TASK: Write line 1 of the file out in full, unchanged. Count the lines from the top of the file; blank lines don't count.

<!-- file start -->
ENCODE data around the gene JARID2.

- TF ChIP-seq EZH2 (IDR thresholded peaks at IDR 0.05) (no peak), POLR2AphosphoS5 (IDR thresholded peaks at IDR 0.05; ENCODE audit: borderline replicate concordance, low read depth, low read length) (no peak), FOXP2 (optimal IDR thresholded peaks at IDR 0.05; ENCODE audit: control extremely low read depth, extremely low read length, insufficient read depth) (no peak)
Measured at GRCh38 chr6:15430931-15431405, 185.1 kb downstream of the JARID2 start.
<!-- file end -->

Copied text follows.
ENCODE data around the gene JARID2.